"What would be the effect on test reliability of shortening or lengthening my test?" These nomograms predict the reliability and person separation for tests of different lengths administered to the same sample, with other item and person characteristics held constant. Reliability has its usual (KR-20, Cronbach alpha) definition of "true" person measure variance divided by observed person measure variance. Person separation is defined as "true" person measure standard deviation divided by person measure precision (standard error).
Suppose the reported reliability of your pilot test of 100 items is 0.7. What would be the effect of adding 50 items, i.e., increasing the test length by 50%?
Answer: On the reliability nomogram), find the reported reliability of 0.7 on the X-axis. Go vertically upwards till you meet the +50% curve (see solid arrow), then go across to the Y-axis to discover the predicted reliability of almost 0.8.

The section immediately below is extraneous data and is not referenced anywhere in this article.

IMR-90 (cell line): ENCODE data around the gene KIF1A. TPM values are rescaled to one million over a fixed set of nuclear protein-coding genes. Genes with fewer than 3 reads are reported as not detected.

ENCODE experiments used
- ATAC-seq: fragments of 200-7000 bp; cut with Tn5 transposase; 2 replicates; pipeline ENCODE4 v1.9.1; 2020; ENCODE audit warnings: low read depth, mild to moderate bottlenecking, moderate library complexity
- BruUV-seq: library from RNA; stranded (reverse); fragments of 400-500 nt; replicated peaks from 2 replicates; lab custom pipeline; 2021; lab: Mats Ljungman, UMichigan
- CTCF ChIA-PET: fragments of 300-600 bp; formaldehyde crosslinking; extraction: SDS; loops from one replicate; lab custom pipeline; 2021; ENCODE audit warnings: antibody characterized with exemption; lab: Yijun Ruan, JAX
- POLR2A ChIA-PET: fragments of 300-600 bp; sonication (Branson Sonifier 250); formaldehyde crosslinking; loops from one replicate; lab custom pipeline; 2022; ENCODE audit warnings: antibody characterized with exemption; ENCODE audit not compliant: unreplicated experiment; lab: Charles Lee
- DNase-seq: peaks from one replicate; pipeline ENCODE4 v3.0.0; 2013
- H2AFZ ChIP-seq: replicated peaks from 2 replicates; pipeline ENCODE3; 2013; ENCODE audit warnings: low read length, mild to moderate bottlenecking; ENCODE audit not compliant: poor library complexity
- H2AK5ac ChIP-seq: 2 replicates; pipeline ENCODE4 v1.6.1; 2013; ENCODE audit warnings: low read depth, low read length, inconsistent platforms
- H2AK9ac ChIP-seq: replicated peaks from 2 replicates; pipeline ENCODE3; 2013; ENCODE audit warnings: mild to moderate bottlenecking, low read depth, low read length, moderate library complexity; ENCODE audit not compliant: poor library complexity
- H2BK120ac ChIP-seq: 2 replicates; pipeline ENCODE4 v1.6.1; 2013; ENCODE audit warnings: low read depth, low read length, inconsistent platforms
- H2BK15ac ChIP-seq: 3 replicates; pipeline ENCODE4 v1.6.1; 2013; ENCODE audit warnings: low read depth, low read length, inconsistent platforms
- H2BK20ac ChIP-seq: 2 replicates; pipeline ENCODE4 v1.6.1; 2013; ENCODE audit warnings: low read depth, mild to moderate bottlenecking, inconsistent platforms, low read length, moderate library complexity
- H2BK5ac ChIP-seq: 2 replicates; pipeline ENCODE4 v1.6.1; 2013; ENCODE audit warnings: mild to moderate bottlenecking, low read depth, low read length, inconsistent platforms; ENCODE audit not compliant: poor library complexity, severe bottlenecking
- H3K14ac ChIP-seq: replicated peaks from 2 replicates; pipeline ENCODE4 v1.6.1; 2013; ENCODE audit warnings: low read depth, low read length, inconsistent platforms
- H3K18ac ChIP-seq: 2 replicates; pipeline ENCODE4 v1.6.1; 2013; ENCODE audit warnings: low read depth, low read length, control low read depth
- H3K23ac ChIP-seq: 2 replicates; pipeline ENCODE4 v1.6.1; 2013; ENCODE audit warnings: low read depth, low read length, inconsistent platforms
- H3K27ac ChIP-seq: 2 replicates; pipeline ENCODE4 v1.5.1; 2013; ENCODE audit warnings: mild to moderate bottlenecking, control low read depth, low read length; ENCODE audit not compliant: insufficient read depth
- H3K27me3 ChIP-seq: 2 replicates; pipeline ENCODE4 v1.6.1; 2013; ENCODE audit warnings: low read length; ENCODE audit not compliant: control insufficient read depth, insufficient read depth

Suppose reported reliability is 0.6, but you want at least 0.7. How many items must you add?
Answer: Read up vertically from the reported reliability of 0.6 (dotted arrow). Read across horizontally from the predicted reliability of 0.7 (dotted arrow). The arrows meet just above the +50% curve. To achieve the desired reliability, more than 50% extra items must be added to the test. The separation nomogram (in printed text) works the same way.
Reliability and separation nomograms. Linacre JM. Rasch Measurement Transactions, 1995, 9:2 p.421
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